The new year has begun and it’s time to make good on our resolutions. This year, we are committed to helping people save time and resources at work — with Dropbox! Check out how Radiolab’s use of Dropbox for Teams allows them to spend time on what really matters: getting the message out. Read the full case study here.
Keeping everyone on the same page
When Radiolab first began, its small staff was able to share ideas, story drafts, and pertinent files in person and on the spot. But as the show grew in popularity and the staff grew in size, Radiolab needed to find a new way to keep everyone on the same page. “The show is deeply iterative,” says Radiolab’s Executive Producer Ellen Horne. “When we develop stories, we do draft after draft…it’s not uncommon for us to go through 40 or 50 drafts.”
When Radiolab learned about Dropbox for Teams, they knew they had found a solution that could grow with the organization. Regardless of where reporters, hosts, or producers were physically located, the Radiolab team could share files quickly and easily.
“It’s been sort of surprising how much easier Dropbox has made collaboration — particularly with people who aren’t in the office with us,” Horne says. “We’re finding that as a team we’re working together better with Dropbox than we’ve ever worked before.”
Sharing content effortlessly
Content distribution is another area that improved with Dropbox for Teams. Horne explains, “We have three hundred stations carrying our show and they need promos and episodes. Dropbox makes managing communication, and getting all of our stations the materials they need, effortless.”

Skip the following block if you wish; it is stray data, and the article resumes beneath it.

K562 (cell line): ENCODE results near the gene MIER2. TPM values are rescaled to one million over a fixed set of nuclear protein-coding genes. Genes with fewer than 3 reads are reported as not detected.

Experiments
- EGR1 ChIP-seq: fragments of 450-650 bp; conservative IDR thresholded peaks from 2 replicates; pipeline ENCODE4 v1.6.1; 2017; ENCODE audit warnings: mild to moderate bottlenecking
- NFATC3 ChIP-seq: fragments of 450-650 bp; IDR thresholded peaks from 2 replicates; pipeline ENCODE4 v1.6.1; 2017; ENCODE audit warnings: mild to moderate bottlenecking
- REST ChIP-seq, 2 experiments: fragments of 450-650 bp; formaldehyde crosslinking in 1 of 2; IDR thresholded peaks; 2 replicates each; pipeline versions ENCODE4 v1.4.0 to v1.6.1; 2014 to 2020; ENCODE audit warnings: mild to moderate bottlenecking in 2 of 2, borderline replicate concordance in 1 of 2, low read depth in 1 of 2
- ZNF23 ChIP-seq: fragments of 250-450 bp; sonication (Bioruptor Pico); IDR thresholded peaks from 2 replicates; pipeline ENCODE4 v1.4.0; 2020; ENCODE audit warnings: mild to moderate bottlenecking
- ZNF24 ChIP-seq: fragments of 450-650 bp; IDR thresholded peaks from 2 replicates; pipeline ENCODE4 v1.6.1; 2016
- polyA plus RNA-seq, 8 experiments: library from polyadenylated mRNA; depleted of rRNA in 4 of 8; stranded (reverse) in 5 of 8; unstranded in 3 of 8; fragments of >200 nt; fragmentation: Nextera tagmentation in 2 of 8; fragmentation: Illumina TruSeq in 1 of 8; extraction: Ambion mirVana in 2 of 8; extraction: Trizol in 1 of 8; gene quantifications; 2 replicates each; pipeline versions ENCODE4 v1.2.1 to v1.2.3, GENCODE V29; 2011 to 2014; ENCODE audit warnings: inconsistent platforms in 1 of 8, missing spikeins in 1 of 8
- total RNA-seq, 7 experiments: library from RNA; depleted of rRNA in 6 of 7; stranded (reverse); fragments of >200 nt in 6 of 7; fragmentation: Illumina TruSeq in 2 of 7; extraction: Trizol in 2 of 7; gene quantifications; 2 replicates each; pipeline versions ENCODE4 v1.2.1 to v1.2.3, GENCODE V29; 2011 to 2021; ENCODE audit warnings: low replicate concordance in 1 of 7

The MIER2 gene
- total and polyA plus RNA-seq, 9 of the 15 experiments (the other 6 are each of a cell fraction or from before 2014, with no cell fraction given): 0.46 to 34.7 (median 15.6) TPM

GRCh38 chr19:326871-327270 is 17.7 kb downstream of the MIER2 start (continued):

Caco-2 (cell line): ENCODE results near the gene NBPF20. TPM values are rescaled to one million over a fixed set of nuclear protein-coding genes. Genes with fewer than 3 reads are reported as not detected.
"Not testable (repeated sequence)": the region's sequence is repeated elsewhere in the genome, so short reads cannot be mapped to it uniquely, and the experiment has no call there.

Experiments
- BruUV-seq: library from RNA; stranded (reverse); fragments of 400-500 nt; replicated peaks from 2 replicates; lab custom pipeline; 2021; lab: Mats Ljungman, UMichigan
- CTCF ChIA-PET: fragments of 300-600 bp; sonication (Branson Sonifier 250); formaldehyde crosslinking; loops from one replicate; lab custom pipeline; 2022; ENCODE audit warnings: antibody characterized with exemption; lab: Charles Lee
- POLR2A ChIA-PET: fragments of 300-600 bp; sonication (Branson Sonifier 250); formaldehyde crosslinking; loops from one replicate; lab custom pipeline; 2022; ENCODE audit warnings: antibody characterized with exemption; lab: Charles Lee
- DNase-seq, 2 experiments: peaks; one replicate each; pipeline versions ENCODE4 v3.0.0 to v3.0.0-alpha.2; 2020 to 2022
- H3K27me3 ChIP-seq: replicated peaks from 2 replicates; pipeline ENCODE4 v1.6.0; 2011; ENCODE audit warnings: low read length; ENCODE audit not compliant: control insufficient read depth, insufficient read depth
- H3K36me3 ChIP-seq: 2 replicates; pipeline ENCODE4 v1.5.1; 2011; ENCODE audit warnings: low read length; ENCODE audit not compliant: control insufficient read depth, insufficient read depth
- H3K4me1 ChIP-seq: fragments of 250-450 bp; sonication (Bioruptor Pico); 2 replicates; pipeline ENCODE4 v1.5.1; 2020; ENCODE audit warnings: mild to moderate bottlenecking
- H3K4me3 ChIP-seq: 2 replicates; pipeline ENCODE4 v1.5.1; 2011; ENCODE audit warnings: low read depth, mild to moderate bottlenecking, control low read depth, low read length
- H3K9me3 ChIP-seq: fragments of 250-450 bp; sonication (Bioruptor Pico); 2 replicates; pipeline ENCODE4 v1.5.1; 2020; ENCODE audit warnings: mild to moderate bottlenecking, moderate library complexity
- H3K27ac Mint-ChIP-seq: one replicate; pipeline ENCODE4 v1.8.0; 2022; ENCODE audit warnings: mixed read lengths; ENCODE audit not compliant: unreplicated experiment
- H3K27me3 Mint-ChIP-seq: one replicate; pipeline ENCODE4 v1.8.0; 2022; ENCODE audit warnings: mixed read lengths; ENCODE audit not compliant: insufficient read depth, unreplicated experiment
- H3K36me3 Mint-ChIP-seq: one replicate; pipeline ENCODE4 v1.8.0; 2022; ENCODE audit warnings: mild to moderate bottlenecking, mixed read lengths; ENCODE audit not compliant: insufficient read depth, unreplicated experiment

Sharing with offsite show contributors has also become much simpler. For instance, when the team needs to pass a draft to host Robert Krulwich, who works offsite at NPR, they can simply send him a link to the recording and get his feedback right away. Dropbox for Teams eliminates the need to email a large file that is time-consuming to both upload and download.
Working on the go
Employees at Radiolab love having the ability to select and listen to favorite files via smartphone using Dropbox for Teams. “Most of us spend up to an hour on the subway every day, so being able to listen to drafts on the train through Dropbox makes the commute a productive and delightful time,” Horne says. With Dropbox for Teams, figuring out what to take for the road is now a thing of the past. “There’s no time spent gathering things and preparing,” says Horne. “No matter where I go, I have what I need.”
Radiolab is a podcast and public radio program that investigates the interesting ways in which the world works. Produced in New York City and broadcast each week on more than 300 US public stations, Radiolab explores monumental topics such as time, randomness, the limits of the mind, and the physics of the universe.
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